Nostalgia

Classic Tales of Two-Fisted, Jingo-tastic Derring-Do: Meet FIGHTING AMERICAN

From the chilliest depths of the Cold War comes FIGHTING AMERICAN, upholder of justice, defender of freedom, puncher of mutant Commies.

From the chilliest depths of the Cold War comes FIGHTING AMERICAN, upholder of justice, defender of freedom, puncher of mutant Commies. Titan Books hide caption

itoggle caption Titan Books

Meet Fighting American, a superhero created in 1954 by writer Joe Simon and artist Jack Kirby. (Yes, that Simon and Kirby, who'd created Captain America 13 years prior.) His adventures are collected in a new trade paperback from Titan Books, in stores this week.

Fighting American was a philosophical successor to Cap, adapted to fit the Cold War era. His origin shared many similar elements (frail patriot, secret government project, boy sidekick), albeit with a weirder, darker twist:

Jingoistic war-hero/news personality Johnny Flagg (yeah, I know) gets killed by a buncha dirty Commies. His milquetoasty younger brother Nelson Flagg takes part in a secret government program called "Project Fighting American" (oh, shut up) which reanimates and powers up Johnny's corpse; Nelson transfers his mind into his brother's buff body and becomes the masked Commie-smasher Fighting American — and assumes his dead older brother's identity in the bargain.

Few superheroes of the time built quite so much "eew" into their basic conceptual DNA, but Simon kept things light. Over Fighting American's brief career (lasting only 7 issues — the trade paperback also includes several issues that were never published) his adventures grew decidedly jokier.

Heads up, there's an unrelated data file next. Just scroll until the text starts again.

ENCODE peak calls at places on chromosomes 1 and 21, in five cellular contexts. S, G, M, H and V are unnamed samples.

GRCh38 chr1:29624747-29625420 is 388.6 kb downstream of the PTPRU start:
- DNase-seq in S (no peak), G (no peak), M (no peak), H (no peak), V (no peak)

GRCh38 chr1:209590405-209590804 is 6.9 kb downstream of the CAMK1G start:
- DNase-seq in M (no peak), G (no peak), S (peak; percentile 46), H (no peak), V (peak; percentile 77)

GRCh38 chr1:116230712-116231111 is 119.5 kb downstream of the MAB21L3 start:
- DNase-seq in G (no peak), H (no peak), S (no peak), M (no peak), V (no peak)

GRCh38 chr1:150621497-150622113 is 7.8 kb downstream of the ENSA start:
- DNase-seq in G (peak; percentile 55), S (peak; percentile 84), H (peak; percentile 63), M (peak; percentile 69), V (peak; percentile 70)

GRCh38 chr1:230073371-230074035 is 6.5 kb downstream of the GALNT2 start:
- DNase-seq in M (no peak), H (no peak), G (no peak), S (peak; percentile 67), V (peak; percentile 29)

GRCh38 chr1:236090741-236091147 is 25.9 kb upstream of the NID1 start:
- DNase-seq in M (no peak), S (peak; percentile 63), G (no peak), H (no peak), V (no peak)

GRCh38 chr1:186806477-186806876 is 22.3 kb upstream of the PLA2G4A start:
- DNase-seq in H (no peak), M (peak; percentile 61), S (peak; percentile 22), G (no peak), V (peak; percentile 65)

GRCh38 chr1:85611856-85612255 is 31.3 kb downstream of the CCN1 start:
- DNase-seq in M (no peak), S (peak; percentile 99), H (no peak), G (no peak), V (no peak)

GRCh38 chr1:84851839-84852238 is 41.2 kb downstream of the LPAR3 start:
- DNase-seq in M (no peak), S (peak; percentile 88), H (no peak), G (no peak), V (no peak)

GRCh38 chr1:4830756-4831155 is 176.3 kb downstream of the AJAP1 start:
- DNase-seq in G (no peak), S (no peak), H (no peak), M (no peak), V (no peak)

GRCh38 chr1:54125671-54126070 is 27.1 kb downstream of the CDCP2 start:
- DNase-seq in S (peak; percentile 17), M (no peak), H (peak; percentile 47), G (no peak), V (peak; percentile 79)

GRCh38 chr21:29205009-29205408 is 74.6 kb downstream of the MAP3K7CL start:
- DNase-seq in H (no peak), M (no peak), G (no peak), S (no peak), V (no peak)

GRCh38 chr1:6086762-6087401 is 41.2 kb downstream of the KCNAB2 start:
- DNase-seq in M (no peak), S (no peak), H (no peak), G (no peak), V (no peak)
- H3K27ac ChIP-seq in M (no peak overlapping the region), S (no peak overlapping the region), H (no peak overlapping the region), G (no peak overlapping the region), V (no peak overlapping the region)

With his sidekick Speedboy and the brilliant Professor Dyle Twister (heh), he faced off against such deadly foes as Hotsky Trotsky, Poison Ivan, Rhode Island Red and the Ginza Goniff.

See above, in re: "decidedly jokier."

Jack Kirby's art, here, boasts none of the swoony cosmic techno-psychedelia it would soon attain — which makes sense, given Fighting American's street-level, two-fisted action. But his characteristic dynamism is already firmly ensconced (lots of Kirbyesque foreshortened limbs hurtle out at the reader) as is his character work.

Kirby seems to regard the belief in a Worker's Paradise as a potent full-body mutagen; his Commie villains are monstrous, deformed creatures from some pit of Hell in which class distinctions have disappeared and the old conditions of production have been swept away by force.

It's crazy, beautiful, crazy, powerful and downright crazy graphic storytelling.

It's American comics, writ large.

And CRAzily.

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